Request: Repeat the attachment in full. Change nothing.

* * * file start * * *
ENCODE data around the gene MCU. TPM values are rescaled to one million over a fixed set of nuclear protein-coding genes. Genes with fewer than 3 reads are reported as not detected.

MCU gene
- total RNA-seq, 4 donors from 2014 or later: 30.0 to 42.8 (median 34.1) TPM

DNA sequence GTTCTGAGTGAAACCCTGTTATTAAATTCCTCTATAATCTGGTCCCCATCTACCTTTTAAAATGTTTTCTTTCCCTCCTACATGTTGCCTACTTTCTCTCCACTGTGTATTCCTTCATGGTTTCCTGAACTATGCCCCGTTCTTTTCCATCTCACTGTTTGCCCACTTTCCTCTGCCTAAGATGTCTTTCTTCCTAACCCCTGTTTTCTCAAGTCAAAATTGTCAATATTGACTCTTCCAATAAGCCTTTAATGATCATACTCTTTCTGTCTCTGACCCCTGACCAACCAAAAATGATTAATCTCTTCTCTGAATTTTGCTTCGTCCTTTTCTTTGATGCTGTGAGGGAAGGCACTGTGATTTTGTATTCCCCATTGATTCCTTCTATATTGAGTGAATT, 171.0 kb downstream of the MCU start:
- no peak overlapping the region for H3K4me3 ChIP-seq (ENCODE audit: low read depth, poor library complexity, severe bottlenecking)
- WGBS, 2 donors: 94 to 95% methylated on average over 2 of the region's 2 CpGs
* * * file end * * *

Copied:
ENCODE data around the gene MCU. TPM values are rescaled to one million over a fixed set of nuclear protein-coding genes. Genes with fewer than 3 reads are reported as not detected.

MCU gene
- total RNA-seq, 4 donors from 2014 or later: 30.0 to 42.8 (median 34.1) TPM

DNA sequence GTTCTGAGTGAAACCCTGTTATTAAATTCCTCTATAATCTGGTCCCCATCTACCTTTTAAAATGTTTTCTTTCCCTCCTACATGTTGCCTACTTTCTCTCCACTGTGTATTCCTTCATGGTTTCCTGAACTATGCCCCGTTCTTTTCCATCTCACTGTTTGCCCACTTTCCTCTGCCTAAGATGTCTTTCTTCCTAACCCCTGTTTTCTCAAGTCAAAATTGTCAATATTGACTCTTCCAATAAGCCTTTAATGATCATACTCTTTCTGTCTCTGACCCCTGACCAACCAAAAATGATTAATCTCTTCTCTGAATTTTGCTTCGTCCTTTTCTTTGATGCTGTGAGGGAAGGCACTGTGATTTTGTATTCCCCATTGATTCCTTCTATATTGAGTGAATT, 171.0 kb downstream of the MCU start:
- no peak overlapping the region for H3K4me3 ChIP-seq (ENCODE audit: low read depth, poor library complexity, severe bottlenecking)
- WGBS, 2 donors: 94 to 95% methylated on average over 2 of the region's 2 CpGs